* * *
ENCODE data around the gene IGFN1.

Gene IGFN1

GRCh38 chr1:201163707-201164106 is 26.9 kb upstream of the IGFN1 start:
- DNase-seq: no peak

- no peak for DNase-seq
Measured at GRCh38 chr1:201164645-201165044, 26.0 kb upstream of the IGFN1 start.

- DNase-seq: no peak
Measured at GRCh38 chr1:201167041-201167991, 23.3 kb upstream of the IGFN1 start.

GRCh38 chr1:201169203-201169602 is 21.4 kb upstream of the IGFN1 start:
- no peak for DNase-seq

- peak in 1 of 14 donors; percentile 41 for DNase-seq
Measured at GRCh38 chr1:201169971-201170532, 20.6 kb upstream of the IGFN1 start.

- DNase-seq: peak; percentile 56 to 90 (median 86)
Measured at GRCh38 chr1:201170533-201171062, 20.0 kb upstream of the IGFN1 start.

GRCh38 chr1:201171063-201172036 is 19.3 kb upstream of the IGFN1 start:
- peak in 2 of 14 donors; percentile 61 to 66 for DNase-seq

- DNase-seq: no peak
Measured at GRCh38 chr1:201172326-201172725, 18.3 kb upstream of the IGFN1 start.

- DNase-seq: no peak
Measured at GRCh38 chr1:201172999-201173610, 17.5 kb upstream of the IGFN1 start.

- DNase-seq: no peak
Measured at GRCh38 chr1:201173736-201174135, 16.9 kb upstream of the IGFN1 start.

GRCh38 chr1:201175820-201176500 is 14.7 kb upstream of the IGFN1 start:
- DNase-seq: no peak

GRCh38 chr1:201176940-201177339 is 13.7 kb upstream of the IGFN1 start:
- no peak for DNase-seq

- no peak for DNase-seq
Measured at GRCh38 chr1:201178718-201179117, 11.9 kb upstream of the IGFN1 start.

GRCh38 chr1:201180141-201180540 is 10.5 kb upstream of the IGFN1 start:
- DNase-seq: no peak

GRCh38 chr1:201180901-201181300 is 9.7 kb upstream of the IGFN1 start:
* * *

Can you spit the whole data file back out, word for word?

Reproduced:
ENCODE data around the gene IGFN1.

Gene IGFN1

GRCh38 chr1:201163707-201164106 is 26.9 kb upstream of the IGFN1 start:
- DNase-seq: no peak

- no peak for DNase-seq
Measured at GRCh38 chr1:201164645-201165044, 26.0 kb upstream of the IGFN1 start.

- DNase-seq: no peak
Measured at GRCh38 chr1:201167041-201167991, 23.3 kb upstream of the IGFN1 start.

GRCh38 chr1:201169203-201169602 is 21.4 kb upstream of the IGFN1 start:
- no peak for DNase-seq

- peak in 1 of 14 donors; percentile 41 for DNase-seq
Measured at GRCh38 chr1:201169971-201170532, 20.6 kb upstream of the IGFN1 start.

- DNase-seq: peak; percentile 56 to 90 (median 86)
Measured at GRCh38 chr1:201170533-201171062, 20.0 kb upstream of the IGFN1 start.

GRCh38 chr1:201171063-201172036 is 19.3 kb upstream of the IGFN1 start:
- peak in 2 of 14 donors; percentile 61 to 66 for DNase-seq

- DNase-seq: no peak
Measured at GRCh38 chr1:201172326-201172725, 18.3 kb upstream of the IGFN1 start.

- DNase-seq: no peak
Measured at GRCh38 chr1:201172999-201173610, 17.5 kb upstream of the IGFN1 start.

- DNase-seq: no peak
Measured at GRCh38 chr1:201173736-201174135, 16.9 kb upstream of the IGFN1 start.

GRCh38 chr1:201175820-201176500 is 14.7 kb upstream of the IGFN1 start:
- DNase-seq: no peak

GRCh38 chr1:201176940-201177339 is 13.7 kb upstream of the IGFN1 start:
- no peak for DNase-seq

- no peak for DNase-seq
Measured at GRCh38 chr1:201178718-201179117, 11.9 kb upstream of the IGFN1 start.

GRCh38 chr1:201180141-201180540 is 10.5 kb upstream of the IGFN1 start:
- DNase-seq: no peak

GRCh38 chr1:201180901-201181300 is 9.7 kb upstream of the IGFN1 start: